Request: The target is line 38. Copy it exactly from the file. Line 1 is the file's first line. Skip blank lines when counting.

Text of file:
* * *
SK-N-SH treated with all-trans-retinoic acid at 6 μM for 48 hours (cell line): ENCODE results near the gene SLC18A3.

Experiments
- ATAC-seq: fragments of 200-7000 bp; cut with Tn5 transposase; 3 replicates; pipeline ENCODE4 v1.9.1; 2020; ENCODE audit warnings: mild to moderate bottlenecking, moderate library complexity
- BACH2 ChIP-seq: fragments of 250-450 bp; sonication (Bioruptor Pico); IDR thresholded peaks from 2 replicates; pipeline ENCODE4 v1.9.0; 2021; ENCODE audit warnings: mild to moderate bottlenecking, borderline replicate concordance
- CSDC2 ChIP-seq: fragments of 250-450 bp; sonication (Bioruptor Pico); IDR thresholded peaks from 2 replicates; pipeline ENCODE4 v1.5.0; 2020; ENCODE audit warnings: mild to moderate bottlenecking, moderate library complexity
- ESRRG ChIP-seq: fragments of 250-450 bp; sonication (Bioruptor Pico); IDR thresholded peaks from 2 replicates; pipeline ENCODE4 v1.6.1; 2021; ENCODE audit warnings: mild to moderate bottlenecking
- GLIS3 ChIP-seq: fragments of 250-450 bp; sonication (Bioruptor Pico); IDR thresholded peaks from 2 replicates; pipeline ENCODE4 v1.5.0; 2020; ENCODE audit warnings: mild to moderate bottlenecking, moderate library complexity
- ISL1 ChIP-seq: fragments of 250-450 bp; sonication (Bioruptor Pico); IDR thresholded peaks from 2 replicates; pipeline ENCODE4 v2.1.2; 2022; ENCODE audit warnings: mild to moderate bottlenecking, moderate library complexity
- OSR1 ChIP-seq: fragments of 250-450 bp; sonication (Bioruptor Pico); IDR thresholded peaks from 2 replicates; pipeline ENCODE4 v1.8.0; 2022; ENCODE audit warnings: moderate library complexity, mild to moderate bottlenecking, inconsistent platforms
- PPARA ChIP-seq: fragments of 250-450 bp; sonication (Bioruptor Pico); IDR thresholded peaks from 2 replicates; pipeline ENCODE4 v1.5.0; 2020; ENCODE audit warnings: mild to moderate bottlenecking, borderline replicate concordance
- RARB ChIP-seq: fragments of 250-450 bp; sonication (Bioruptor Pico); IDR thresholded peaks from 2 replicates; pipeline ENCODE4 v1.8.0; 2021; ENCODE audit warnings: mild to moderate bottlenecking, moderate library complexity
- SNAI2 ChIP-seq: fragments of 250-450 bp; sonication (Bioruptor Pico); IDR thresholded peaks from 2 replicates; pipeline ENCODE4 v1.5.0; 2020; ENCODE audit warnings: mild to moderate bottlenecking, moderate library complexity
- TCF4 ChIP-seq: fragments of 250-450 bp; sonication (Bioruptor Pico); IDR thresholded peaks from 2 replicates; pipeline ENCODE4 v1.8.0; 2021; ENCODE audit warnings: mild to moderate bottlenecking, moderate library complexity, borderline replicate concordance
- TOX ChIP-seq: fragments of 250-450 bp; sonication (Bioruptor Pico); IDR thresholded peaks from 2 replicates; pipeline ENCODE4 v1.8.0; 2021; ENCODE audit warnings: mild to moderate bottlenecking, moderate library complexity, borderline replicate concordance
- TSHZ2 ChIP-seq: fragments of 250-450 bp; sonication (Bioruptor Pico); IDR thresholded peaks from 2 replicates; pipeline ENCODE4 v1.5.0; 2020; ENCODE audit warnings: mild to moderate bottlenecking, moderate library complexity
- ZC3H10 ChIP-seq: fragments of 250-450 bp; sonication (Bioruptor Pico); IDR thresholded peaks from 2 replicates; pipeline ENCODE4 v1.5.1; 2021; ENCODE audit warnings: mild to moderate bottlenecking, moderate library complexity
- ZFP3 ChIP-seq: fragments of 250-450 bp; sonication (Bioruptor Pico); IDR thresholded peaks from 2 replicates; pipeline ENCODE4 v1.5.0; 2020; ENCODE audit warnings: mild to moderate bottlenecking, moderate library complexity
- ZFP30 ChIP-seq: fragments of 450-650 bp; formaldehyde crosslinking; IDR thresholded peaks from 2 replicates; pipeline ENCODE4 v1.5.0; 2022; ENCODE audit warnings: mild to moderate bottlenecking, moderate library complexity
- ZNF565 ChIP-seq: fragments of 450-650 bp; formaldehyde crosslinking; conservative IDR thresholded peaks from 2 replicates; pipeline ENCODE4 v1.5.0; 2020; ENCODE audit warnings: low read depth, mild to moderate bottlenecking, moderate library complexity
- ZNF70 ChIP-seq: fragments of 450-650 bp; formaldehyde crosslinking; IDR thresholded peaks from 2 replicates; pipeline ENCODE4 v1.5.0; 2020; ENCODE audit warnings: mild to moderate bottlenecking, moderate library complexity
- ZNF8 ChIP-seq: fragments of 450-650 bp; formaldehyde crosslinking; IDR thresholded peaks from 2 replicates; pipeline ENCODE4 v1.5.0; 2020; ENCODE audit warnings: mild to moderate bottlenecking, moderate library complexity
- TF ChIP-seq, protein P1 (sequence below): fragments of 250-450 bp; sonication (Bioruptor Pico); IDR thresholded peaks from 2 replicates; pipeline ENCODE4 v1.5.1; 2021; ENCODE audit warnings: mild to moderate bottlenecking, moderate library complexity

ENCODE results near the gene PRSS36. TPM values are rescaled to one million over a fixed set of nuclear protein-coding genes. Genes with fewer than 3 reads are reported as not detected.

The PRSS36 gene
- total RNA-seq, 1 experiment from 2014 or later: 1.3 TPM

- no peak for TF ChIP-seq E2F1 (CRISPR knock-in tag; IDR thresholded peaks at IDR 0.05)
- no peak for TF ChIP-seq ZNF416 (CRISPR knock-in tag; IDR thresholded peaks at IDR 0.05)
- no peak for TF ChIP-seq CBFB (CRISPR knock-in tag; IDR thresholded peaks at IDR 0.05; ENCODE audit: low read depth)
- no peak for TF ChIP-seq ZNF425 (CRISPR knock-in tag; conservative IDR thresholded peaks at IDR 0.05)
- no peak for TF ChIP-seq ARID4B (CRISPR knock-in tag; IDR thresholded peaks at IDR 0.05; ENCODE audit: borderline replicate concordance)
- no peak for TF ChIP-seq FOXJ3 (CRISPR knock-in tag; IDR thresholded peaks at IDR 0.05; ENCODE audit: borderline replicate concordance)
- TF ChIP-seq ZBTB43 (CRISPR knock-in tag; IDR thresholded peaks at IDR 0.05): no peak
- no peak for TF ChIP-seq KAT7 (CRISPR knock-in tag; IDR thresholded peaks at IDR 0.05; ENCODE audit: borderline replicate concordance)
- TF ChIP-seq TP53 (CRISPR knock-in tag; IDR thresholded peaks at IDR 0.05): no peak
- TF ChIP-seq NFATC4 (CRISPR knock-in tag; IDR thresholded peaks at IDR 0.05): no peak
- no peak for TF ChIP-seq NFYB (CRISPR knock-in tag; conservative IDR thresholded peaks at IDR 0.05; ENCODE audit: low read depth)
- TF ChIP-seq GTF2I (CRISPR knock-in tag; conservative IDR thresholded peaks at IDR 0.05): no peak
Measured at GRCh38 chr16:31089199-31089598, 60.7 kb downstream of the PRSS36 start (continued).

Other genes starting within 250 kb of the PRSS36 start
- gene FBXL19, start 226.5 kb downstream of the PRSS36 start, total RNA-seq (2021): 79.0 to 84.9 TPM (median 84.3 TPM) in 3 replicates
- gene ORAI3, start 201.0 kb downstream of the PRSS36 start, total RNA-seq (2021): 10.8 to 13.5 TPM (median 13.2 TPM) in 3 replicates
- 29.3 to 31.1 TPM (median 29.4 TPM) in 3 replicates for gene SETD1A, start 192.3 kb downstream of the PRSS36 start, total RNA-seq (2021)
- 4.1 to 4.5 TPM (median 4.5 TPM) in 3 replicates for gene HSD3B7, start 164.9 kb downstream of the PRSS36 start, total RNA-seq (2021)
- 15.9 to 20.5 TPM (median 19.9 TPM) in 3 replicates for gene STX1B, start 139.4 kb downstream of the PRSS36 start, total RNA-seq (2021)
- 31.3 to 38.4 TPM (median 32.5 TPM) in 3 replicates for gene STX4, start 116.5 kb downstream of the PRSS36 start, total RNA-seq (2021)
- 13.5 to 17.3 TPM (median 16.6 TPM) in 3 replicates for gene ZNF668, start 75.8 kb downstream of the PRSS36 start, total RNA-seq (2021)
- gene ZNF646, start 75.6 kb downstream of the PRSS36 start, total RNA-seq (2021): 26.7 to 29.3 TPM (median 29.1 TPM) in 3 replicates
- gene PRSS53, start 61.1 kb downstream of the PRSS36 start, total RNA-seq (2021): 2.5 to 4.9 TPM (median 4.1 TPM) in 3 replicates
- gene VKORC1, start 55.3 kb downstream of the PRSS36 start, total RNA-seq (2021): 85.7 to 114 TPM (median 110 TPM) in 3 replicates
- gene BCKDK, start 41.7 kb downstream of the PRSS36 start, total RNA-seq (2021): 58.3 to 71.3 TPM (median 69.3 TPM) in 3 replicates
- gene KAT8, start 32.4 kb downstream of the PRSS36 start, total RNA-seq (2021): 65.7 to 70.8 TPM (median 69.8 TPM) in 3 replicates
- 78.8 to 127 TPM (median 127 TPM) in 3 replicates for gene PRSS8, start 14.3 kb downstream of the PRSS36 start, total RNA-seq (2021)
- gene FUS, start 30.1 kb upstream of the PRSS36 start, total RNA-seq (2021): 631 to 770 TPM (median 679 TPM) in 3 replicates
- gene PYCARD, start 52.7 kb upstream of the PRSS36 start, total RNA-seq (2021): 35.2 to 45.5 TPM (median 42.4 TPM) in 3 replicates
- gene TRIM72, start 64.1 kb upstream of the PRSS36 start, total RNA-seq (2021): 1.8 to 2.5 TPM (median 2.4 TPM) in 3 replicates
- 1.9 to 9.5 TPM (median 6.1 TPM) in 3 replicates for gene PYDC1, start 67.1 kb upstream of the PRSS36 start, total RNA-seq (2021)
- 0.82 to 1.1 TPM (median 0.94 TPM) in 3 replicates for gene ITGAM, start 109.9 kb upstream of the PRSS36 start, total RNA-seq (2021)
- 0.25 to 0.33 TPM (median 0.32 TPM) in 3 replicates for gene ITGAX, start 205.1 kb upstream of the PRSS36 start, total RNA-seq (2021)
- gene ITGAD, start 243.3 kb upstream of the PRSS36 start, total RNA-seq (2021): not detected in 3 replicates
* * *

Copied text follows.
Measured at GRCh38 chr16:31089199-31089598, 60.7 kb downstream of the PRSS36 start (continued).